Shortly afterwards, the EPA issued an advanced notice of proposed rulemaking, soliciting comment on two alternative proposals. One would require listing of all ingredients already identified as hazardous and the other would require listing of all ingredients. The comment period for the proposals closed in April 2010, but EPA has taken no action since then.
5,900 Gas Leaks Found Beneath Washington, DC
DURHAM, North Carolina, March 7, 2014 (ENS) – More than 5,893 leaks from aging natural gas pipelines have been found under the streets of Washington, DC by a research team from Duke University and Boston University.
A dozen of the leaks could have posed explosion risks, the researchers said. Some manholes had methane concentrations as high as 500,000 parts per million of natural gas – about 10 times greater than the threshold at which explosions can occur.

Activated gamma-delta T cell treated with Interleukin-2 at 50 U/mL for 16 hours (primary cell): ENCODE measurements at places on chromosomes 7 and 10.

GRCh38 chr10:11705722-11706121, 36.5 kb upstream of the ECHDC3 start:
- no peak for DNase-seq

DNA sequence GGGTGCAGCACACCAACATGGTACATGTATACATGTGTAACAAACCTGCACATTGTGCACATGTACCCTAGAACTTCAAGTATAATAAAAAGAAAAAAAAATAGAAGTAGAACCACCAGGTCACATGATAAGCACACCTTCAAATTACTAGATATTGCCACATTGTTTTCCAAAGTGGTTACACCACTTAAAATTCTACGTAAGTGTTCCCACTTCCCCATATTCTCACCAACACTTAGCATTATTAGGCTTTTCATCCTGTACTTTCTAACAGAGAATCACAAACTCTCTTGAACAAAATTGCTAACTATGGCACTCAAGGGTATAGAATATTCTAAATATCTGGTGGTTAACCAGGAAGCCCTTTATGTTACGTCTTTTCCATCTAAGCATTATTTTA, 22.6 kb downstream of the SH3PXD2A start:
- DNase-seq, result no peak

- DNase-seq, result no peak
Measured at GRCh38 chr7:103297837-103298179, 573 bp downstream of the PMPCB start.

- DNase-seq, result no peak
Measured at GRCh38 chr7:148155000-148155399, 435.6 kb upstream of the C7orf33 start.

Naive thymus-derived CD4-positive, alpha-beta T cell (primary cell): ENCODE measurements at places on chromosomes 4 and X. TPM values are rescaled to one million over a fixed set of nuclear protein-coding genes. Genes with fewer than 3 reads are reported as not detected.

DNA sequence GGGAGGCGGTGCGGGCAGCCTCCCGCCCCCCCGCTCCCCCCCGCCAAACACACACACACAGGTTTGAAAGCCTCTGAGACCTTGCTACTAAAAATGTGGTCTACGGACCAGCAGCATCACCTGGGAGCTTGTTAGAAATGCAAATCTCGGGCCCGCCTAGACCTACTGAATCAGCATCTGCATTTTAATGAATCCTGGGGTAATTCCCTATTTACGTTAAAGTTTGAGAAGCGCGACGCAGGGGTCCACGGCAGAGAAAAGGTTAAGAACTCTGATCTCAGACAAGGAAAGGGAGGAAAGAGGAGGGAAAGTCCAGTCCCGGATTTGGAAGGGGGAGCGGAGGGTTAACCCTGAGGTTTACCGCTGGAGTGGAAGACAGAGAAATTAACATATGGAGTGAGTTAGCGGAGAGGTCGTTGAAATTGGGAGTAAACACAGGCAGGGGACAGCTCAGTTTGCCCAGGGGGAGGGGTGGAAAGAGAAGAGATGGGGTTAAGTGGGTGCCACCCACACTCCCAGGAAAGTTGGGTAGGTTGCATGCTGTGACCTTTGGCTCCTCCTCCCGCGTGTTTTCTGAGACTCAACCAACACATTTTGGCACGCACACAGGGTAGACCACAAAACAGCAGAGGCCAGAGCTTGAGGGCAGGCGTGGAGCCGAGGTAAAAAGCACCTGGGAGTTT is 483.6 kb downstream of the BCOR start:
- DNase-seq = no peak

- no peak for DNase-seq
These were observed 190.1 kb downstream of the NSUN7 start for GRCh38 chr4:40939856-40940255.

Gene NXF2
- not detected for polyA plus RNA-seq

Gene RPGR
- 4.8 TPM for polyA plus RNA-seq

Four months after reporting the leaks to city authorities, the research team returned and found that nine were still emitting dangerous levels of methane.
“Finding the leaks a second time, four months after we first reported them, was really surprising,” said Robert Jackson, a professor of environmental sciences at Duke who led the study.
Nationally, natural gas pipeline failures cause an average of 17 fatalities, 68 injuries, and $133 million in property damage every year, according to the U.S. Pipeline and Hazardous Materials Safety Administration.
In addition to the explosion hazard, natural gas leaks emit methane, a powerful greenhouse gas that catalyzes ozone formation.
Pipeline leaks are the largest human-caused source of methane in the United States and contribute to $3 billion of lost and unaccounted for natural gas each year.
Jackson’s team and researchers from Boston University and Gas Safety, Inc. mapped gas leaks under all Washington’s 1,500 road miles using a high-precision instrument installed in a GPS-equipped car. Lab analyses confirmed their findings.